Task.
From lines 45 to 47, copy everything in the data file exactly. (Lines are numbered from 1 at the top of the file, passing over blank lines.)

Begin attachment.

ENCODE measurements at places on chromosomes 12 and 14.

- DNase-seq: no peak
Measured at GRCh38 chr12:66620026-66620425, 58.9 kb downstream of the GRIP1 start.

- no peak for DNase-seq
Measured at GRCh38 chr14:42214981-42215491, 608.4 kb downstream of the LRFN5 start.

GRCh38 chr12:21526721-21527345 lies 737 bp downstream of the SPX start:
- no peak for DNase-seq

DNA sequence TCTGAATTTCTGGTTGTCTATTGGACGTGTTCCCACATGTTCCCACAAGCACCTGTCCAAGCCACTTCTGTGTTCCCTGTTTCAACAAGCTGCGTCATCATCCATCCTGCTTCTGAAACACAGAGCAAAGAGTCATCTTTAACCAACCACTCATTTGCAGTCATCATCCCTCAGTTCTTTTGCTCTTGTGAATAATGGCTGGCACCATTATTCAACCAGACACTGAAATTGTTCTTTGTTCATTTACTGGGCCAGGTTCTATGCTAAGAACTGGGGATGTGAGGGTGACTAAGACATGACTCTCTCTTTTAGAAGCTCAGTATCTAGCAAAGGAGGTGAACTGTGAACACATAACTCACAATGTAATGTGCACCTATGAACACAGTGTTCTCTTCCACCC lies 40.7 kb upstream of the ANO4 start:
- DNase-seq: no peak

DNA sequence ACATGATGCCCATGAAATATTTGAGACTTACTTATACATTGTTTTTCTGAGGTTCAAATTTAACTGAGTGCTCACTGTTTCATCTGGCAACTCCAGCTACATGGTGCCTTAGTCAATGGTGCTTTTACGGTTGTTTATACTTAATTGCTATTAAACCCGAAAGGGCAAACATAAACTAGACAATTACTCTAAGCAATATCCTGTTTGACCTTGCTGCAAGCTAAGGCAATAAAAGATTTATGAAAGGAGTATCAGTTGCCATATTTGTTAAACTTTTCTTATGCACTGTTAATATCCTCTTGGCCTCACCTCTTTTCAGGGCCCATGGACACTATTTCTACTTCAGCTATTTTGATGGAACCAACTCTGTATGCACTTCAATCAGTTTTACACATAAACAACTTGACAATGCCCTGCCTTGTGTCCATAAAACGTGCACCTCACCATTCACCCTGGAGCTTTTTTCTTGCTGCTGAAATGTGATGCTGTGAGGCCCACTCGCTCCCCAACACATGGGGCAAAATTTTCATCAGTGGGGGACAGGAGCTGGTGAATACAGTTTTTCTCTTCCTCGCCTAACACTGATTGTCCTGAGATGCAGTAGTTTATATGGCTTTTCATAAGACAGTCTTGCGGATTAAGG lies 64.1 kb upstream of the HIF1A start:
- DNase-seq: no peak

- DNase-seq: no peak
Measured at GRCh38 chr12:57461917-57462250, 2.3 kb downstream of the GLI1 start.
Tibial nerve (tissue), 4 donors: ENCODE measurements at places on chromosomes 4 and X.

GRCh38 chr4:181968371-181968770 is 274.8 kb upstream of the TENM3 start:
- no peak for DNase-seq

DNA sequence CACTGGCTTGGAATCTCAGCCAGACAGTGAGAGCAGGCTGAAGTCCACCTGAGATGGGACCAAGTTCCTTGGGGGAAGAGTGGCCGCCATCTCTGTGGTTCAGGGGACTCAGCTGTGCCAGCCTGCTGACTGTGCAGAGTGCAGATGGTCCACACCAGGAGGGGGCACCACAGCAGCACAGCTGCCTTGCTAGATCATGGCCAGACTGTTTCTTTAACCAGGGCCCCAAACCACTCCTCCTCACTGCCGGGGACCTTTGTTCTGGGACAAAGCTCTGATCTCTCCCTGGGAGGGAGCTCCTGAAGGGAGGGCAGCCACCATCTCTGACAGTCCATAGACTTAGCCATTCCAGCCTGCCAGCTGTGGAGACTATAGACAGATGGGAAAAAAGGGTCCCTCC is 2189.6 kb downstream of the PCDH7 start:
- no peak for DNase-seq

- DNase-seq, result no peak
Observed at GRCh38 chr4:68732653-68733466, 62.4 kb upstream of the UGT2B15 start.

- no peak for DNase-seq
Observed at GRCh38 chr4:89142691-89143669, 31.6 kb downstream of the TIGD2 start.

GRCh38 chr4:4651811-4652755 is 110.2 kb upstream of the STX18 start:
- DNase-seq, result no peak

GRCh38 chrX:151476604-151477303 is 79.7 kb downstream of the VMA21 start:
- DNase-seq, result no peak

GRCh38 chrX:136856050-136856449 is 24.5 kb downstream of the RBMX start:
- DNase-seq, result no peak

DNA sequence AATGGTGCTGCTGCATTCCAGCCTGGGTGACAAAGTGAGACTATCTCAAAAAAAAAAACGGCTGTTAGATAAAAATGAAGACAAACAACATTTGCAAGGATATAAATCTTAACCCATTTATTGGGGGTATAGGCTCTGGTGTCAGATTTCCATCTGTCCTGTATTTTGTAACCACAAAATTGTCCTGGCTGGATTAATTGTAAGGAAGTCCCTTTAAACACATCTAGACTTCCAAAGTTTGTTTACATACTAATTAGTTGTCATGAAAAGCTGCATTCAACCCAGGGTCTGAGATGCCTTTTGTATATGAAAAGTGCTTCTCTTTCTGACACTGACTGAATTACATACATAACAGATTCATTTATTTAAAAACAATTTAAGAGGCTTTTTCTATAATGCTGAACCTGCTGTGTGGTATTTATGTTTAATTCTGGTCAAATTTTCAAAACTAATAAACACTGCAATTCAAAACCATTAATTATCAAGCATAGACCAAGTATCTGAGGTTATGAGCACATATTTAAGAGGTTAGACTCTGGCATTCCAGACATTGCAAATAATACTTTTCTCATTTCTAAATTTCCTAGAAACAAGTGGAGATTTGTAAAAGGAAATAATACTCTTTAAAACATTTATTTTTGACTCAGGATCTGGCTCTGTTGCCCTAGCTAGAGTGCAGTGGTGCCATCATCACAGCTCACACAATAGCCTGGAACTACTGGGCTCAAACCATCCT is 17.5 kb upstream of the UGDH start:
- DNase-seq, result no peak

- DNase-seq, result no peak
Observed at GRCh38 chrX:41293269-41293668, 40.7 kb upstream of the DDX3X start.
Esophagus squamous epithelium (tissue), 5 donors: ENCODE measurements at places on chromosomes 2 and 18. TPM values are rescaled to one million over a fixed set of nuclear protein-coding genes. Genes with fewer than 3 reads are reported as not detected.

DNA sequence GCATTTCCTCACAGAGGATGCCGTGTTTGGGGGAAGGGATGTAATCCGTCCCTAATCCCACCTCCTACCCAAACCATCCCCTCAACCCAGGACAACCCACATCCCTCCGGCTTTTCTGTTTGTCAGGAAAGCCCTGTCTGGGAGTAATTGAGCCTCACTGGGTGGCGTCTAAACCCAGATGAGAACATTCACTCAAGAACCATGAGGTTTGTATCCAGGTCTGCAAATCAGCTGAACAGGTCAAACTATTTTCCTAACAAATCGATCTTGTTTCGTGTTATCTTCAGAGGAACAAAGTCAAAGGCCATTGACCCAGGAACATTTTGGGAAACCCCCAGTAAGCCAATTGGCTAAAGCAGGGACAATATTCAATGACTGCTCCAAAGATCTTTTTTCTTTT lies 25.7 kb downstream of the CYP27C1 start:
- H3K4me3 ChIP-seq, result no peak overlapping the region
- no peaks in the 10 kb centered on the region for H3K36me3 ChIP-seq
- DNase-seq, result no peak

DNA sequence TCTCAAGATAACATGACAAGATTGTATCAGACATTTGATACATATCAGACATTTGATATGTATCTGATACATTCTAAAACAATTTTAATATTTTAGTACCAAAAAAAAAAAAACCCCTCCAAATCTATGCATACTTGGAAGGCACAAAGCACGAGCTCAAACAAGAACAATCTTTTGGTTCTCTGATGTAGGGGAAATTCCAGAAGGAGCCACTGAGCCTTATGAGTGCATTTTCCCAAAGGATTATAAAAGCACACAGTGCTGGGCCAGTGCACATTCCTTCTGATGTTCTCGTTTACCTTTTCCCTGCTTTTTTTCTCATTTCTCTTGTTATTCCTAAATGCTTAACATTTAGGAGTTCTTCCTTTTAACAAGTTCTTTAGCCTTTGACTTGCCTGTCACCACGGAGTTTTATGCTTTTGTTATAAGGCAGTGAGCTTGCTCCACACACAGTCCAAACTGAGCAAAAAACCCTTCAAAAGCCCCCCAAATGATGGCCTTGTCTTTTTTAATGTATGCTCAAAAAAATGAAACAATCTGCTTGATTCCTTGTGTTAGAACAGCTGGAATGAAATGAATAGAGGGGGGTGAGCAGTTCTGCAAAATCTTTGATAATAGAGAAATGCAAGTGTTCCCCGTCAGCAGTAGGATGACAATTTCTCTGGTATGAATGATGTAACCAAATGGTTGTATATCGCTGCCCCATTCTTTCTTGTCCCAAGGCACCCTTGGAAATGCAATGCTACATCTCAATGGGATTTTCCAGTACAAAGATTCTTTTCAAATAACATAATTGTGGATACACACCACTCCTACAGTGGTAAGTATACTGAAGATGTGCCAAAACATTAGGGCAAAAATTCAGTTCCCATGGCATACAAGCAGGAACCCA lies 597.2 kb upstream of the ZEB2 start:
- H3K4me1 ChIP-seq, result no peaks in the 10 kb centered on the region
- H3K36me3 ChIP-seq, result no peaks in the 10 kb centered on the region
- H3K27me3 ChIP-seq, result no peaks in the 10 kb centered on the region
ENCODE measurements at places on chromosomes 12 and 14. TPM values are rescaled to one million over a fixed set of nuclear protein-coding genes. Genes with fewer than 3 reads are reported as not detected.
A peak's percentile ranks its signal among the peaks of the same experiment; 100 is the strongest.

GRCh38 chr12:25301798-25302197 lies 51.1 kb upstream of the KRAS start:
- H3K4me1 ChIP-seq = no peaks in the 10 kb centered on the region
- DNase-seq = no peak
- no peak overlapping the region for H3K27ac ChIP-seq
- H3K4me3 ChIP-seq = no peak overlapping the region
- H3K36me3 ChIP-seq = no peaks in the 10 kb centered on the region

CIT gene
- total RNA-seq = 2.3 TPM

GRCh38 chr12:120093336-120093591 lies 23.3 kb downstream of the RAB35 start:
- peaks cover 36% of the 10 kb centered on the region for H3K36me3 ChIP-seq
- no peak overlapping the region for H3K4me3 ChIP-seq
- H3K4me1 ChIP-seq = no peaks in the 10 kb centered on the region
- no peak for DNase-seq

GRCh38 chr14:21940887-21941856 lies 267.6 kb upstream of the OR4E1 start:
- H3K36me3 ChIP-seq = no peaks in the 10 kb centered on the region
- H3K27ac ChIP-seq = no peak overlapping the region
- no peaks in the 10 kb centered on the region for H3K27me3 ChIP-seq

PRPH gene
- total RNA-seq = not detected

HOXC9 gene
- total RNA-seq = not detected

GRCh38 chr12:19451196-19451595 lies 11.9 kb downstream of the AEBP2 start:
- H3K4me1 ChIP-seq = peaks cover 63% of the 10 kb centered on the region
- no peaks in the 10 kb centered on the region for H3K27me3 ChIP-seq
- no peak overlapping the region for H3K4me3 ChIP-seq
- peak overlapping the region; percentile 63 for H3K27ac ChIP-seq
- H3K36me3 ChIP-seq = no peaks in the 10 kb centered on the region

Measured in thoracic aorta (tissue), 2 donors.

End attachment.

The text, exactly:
- H3K4me1 ChIP-seq = no peaks in the 10 kb centered on the region
- DNase-seq = no peak
- no peak overlapping the region for H3K27ac ChIP-seq